We demonstrate the use of electrostatically driven micro-electromechanical systems (MEMS) devices to control and deliver synchrotron x-ray pulses at high repetition rates. Torsional MEMS micromirrors, rotating at duty cycles of 2 kHz and higher, were used to modulate grazing-incidence x rays, producing x-ray bunches shorter than 10 μs. We find that dynamic deformation of the oscillating micromirror is a limiting factor in the duration of the x-ray pulses produced, and we describe plans for reaching higher operating frequencies using mirrors designed for minimal deformation.
Several applications of optical micromirrors need synchronization of its mechanical oscillation with an external control
signal. Self-sustained oscillation of micromirrors is a prerequisite for achieving such synchronization. To suppress its
mechanical deformation these micromirrors are operated under atmospheric or controlled pressure environment.
Operation under this environment leads to increase in driving voltages to achieve required deflections. However,
significant parasitic crosstalk due to these high driving voltages presents a challenge for achieving their self-sustained
oscillations. In this paper, stable self-sustained oscillation of a 13.5kHz micromirror is achieved at atmospheric pressure
by actively suppressing its crosstalk. Frequency stability of 7.2ppm is obtained for this micromirror's self-sustained
oscillation at atmospheric pressure.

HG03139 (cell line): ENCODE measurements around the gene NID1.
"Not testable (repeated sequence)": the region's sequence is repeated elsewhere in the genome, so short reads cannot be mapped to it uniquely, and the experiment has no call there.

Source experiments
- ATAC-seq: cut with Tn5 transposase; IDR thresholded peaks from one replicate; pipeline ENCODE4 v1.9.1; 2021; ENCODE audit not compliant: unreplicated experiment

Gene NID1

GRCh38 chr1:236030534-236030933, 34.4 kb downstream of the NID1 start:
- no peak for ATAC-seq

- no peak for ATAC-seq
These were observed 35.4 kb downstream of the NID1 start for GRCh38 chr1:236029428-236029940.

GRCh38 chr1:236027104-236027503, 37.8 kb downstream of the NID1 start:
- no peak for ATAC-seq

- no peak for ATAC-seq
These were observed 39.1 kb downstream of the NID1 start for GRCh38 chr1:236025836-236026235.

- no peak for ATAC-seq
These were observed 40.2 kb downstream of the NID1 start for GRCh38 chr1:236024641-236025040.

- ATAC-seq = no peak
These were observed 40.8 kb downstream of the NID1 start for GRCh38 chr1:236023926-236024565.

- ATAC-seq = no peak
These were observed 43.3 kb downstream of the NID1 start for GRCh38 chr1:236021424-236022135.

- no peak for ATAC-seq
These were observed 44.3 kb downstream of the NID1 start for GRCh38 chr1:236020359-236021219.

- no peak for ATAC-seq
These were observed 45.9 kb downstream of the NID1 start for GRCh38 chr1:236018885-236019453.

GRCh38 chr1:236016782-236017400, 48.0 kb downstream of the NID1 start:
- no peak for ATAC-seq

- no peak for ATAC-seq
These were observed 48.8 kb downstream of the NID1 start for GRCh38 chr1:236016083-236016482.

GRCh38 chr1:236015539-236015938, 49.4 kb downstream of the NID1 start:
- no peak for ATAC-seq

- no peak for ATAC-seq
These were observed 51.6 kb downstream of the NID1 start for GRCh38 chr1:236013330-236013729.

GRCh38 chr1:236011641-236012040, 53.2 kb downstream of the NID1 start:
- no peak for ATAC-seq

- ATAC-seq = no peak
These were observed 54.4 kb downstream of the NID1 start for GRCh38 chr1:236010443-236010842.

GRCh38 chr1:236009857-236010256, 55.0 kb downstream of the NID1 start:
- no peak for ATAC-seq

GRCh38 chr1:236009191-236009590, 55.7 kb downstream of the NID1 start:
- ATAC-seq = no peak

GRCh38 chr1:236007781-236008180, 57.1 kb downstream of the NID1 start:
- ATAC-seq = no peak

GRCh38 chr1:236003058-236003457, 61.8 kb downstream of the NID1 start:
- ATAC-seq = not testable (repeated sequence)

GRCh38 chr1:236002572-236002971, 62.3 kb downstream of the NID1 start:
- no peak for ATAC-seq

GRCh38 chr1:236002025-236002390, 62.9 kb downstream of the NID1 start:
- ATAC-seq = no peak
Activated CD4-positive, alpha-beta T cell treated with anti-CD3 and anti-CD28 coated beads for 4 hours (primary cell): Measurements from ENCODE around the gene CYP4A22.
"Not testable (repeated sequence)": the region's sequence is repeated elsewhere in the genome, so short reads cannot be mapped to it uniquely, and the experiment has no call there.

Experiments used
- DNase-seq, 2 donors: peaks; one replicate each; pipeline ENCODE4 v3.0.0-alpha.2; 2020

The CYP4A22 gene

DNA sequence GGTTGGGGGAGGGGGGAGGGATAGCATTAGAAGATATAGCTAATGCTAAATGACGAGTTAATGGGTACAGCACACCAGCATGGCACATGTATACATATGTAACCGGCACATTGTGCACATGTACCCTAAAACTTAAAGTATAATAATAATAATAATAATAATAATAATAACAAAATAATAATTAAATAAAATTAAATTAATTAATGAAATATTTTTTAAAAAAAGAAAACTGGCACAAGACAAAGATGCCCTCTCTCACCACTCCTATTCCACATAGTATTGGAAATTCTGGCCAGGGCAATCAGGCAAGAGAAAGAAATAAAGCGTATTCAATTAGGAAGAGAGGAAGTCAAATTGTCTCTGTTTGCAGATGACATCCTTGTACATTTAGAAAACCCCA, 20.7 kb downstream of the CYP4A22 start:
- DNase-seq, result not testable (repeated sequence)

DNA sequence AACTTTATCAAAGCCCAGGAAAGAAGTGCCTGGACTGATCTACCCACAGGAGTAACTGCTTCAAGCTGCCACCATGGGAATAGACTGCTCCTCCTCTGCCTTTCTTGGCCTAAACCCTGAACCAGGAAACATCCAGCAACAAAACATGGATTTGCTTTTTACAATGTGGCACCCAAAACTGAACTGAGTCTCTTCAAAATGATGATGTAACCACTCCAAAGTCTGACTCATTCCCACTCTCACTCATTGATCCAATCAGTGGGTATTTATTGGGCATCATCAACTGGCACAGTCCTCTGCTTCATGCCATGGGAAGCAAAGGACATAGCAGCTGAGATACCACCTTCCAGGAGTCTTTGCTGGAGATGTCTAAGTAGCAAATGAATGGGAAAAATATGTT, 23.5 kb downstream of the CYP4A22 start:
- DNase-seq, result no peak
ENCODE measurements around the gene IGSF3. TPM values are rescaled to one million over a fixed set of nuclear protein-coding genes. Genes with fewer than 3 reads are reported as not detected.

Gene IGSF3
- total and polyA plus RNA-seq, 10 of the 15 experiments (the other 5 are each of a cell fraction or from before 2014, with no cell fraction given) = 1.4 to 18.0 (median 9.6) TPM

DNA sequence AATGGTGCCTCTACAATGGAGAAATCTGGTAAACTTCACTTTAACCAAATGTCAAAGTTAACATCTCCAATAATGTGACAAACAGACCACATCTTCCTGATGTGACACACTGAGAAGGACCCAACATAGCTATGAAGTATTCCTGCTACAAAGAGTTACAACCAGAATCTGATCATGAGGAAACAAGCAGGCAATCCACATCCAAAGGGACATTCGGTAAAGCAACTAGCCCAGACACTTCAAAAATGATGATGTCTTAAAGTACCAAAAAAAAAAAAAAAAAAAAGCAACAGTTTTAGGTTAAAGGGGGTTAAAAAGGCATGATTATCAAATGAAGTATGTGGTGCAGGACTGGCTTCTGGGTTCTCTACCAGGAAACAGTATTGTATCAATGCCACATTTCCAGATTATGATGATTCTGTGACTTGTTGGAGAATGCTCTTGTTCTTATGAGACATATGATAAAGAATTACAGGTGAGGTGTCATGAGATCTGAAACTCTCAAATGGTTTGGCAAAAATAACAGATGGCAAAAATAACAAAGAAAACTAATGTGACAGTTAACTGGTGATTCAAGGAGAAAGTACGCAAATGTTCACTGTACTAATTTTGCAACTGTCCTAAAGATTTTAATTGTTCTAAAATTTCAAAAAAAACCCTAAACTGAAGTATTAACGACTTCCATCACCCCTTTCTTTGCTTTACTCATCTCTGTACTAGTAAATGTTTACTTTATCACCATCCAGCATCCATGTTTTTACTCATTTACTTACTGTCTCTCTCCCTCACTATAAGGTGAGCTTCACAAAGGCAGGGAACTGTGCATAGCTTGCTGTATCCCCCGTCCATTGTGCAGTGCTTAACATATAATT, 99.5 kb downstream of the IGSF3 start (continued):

Micro-positioning stages fabricated using Micro Electro Mechanical Systems (MEMS) based processes have been
critical in enabling micro/nano manipulation and probing. These stages have been extensively used in micro-force
sensors, scanning probe microscopy and micro optical lens scanners. This paper presents the design, kinematic and
dynamic analysis, fabrication and characterization of a novel monolithic micro-positioning XY stage. The design of the
proposed micro-positioning stage is based on a Parallel Kinematic Mechanism (PKM). The PKM based design
decouples the motion in the XY direction. Additionally, it restricts the parasitic rotation of the end-effector (table) of the
micro-positioning stage while providing an increased motion range. The motion of the stage is linear in the operating
range thus simplifying its kinematics. The truss like parallel kinematic mechanism design of the stage structure reduces
its mass while keeping the stage stiffness high. This leads to a high natural frequency of the micro-positioning stage
(1250Hz) and a high Q-factor of 156. The stage mechanism is fabricated on a Silicon-On-Insulator (SOI) substrate and is
actuated by integrated electrostatic rotary comb drives. The fabrication process uses multi-layer patterning along with an
Inductively Coupled Plasma Deep Reactive Ion Etching (ICP-DRIE). The use of ICP-DRIE enables the high aspect ratio
etching that is required for the stage fabrication and its optimal actuation using the integrated electrostatic rotary comb
drives. The fabricated stages have a motion range of more than 30 microns of decoupled displacements along the X and
Y directions at a driving voltage of 200V.
We developed a novel piezo-driven parallel-kinematics single crystal silicon micropositioning XY stage. This monolithic design features parallelogram four-bar linkages, flexure hinges and piezoelectric stack actuators. The stage is made from single crystal silicon because it has excellent mechanical properties compared to metals, which result in high bandwidth, large work zone and compact size of the stage. Kinematics and dynamics analysis were performed for the design. We also developed microfabrication procedures to make the prototype of the stage. Experiment results show that the mechanical structure of the stage can deliver a 400μm by 400μm square work zone without failing any flexure hinges. With two piezoelectric stack actuators mounted, the stage is able to do open-loop contouring in a 32μm by 32μm work zone with 160V driving voltages applied. The resonation frequencies of the stage are between 1,300 and 1,400Hz.